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Notional Income of Homemakers must be calculated based on the principles of fairness, equality and good conscience: Supreme Court of India

Calculation of Notional Income of Homemakers must be on the basis of their work, labour and sacrifices. The Supreme Court while deciding upon an insurance claim case gave utmost importance to promote gender equality in the country. The bench also observed that, “furtherance of our Nation’s International Law obligations and our Constitutional Vision of Social Equality and ensuring dignity to all.” The Supreme Court presided over by J. N.V. Ramana, J. S.A. Nazeer & J. S. Kant laid down this ratio in the case of Kriti & Anr. Vs. Oriental Insurance Company Limited, [Civil Appeal Nos. 19-20 of 2021].

The Supreme Court was dealing with an Insurance Dispute in this case. In the year 2014 a couple met with an accident and died. The husband was working as a teacher and the wife was a housewife. The couple had three surviving dependents i.e. two minor daughters and father of the deceased. The Court while deciding upon the insurance claim was deciding upon the monthly income of the deceased woman who was a homemaker.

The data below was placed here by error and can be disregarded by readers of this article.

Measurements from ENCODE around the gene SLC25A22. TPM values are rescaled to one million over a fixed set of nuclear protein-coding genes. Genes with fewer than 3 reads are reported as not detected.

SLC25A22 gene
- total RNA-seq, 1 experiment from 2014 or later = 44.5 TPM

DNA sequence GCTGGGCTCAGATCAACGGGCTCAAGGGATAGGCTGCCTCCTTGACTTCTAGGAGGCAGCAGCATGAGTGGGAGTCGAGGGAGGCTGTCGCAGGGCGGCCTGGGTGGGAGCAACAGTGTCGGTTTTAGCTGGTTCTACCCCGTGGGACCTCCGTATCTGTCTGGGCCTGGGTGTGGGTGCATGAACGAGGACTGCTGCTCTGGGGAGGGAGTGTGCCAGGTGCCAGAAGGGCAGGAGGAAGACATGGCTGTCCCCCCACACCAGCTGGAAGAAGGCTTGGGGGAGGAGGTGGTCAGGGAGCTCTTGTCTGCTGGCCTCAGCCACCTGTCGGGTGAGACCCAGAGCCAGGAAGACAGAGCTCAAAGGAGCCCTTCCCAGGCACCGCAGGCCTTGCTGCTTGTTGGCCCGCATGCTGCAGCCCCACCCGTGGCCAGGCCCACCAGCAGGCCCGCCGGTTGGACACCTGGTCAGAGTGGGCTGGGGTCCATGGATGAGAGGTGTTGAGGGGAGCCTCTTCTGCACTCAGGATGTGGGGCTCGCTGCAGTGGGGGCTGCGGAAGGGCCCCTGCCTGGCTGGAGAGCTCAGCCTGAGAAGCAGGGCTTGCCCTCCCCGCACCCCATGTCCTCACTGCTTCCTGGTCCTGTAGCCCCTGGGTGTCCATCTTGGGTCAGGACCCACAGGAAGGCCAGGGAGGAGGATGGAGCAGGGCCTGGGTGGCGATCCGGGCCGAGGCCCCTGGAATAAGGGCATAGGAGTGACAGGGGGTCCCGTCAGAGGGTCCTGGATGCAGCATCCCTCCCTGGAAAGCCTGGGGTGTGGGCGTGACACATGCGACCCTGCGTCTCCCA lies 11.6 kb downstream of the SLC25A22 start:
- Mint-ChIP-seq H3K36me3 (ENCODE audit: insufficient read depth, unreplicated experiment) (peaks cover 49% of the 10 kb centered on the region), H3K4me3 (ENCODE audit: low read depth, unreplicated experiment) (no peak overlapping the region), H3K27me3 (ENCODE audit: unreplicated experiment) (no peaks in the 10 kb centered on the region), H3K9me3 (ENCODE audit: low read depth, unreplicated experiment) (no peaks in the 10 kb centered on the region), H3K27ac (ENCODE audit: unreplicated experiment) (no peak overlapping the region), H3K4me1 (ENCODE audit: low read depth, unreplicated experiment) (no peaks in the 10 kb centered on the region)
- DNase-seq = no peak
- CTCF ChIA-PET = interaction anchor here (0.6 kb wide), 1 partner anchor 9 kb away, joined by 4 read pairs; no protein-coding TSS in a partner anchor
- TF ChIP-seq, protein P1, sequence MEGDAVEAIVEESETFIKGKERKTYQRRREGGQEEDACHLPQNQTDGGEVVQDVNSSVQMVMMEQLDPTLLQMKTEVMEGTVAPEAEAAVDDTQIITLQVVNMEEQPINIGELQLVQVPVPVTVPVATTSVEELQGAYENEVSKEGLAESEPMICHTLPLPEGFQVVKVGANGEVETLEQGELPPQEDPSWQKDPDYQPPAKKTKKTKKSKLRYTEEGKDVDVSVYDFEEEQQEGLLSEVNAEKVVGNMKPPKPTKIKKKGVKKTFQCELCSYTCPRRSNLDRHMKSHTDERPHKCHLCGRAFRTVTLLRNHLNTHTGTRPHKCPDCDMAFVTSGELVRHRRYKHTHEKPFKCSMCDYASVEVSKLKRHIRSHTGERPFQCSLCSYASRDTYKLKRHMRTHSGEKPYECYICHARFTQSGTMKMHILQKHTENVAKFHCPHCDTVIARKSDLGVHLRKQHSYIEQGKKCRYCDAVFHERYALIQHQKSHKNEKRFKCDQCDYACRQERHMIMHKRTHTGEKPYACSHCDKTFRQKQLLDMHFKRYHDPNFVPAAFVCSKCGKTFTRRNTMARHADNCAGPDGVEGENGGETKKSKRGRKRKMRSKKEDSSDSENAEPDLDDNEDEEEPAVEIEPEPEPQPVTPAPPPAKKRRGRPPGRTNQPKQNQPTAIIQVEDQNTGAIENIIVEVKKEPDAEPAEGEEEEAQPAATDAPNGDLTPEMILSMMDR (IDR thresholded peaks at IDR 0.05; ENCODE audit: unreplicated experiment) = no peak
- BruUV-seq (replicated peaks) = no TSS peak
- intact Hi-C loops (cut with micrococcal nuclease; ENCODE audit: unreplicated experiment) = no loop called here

The Supreme Court on this particular issue was of the opinion that, “Any compensation awarded by a Court ought to be just, reasonable and consequently must undoubtedly be guided by principles of fairness, equity, and good conscience.” Further, on the deciding how to determine the notional income of homemakers stated that, “On an average, women spend nearly 299 minutes a day on unpaid domestic services for household members versus 97 minutes spent by men on average. Similarly, in a day, women on average spend 134 minutes on unpaid caregiving services for household members as compared to the 76 minutes spent by men on average. The total time spent on these activities per day makes the picture in India even more clear­ women on average spen 16.9 and 2.6 percent of their day on unpaid domestic services and unpaid caregiving services for household members respectively, while men spent 1.7 and 0.8 percent.”

The Court further elaborating upon Gender Equality & Analysis stated that, “The sheer amount of time and effort that is dedicated to household work by individuals, who are more likely to be women than men, is not surprising when one considers the plethora of activities a housemaker undertakes. A housemaker often prepares food for the entire family, manages the procurement of groceries and other household shopping needs, cleans and manages the house and its surroundings, undertakes decoration, repairs and maintenance work, looks after the needs of the children and any aged member of the household, manages budgets and so much more.”

Lastly the court stated that, “The attempt of the Court in such matters should therefore be towards determining, in the best manner possible, the truest approximation of the value added by a homemaker for the purpose of granting monetary compensation.”

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